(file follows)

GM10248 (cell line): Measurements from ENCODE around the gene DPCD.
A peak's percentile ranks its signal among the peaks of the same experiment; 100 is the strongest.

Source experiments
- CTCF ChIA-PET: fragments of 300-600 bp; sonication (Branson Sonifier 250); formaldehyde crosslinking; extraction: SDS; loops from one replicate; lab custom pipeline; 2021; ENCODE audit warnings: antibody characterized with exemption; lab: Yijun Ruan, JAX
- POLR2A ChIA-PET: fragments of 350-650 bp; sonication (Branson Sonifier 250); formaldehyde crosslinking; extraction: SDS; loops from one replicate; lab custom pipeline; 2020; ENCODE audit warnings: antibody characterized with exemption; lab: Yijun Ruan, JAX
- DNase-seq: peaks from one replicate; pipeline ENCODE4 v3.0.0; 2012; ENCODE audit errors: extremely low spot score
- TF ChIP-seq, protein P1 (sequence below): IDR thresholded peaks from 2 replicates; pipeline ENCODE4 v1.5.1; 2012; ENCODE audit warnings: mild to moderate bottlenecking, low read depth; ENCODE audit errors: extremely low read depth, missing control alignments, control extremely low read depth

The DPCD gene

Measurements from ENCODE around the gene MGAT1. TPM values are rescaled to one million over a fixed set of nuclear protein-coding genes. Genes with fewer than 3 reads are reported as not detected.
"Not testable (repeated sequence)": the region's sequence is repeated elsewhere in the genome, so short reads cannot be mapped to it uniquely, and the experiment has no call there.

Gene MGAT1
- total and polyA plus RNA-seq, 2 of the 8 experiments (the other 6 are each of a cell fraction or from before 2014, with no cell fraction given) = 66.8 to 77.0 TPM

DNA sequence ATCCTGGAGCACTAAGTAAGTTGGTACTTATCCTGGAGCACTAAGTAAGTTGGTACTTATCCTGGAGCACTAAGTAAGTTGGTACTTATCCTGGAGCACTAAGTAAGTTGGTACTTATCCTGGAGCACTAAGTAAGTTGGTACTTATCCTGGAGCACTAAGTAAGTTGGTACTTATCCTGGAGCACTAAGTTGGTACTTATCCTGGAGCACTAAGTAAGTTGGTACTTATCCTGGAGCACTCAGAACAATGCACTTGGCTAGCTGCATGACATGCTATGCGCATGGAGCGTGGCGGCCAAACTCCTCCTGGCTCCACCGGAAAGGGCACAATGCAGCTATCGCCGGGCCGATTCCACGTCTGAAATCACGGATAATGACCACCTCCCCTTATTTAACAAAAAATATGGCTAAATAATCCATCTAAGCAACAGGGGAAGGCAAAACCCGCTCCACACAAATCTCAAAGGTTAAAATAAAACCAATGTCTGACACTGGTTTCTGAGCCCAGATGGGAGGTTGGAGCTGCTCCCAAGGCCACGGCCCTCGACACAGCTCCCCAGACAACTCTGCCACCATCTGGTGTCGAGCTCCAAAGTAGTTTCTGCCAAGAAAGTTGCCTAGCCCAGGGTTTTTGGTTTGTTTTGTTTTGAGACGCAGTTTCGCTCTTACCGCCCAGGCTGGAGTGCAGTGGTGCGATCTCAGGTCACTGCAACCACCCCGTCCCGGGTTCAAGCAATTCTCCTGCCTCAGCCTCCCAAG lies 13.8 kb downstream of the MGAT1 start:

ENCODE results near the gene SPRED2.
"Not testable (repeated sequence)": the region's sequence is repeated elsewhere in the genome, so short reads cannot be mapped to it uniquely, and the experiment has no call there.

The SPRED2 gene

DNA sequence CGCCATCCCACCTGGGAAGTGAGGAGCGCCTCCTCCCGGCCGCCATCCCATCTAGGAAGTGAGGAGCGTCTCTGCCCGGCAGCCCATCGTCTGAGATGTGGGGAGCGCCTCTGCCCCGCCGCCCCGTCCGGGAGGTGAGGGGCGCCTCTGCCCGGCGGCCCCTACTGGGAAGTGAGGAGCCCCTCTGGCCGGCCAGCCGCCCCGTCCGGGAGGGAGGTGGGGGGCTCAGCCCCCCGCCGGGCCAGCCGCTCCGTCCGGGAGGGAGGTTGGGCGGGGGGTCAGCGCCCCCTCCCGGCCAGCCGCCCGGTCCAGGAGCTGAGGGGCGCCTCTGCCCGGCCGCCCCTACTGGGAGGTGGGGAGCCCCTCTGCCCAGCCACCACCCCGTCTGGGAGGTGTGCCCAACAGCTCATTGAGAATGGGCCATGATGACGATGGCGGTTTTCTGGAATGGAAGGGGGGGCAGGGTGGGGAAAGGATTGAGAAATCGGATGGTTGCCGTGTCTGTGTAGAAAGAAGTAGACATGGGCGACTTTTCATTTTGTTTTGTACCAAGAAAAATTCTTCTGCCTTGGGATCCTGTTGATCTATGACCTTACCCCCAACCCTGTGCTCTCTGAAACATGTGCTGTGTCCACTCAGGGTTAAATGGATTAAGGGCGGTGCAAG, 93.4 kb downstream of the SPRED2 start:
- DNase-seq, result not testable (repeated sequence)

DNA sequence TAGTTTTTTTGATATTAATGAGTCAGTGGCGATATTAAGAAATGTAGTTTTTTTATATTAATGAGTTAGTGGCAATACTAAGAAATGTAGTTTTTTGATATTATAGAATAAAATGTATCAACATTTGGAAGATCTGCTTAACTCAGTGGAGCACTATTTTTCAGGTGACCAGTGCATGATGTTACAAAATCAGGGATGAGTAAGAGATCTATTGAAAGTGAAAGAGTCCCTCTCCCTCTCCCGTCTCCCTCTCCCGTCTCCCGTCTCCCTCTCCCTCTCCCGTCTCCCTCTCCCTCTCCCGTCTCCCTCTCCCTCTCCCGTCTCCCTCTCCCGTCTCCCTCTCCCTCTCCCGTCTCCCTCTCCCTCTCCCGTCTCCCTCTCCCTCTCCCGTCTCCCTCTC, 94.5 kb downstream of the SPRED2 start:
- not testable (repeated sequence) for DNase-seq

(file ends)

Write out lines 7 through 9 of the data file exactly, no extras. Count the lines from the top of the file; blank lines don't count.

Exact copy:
- TF ChIP-seq, protein P1 (sequence below): IDR thresholded peaks from 2 replicates; pipeline ENCODE4 v1.5.1; 2012; ENCODE audit warnings: mild to moderate bottlenecking, low read depth; ENCODE audit errors: extremely low read depth, missing control alignments, control extremely low read depth

The DPCD gene

Measurements from ENCODE around the gene MGAT1. TPM values are rescaled to one million over a fixed set of nuclear protein-coding genes. Genes with fewer than 3 reads are reported as not detected.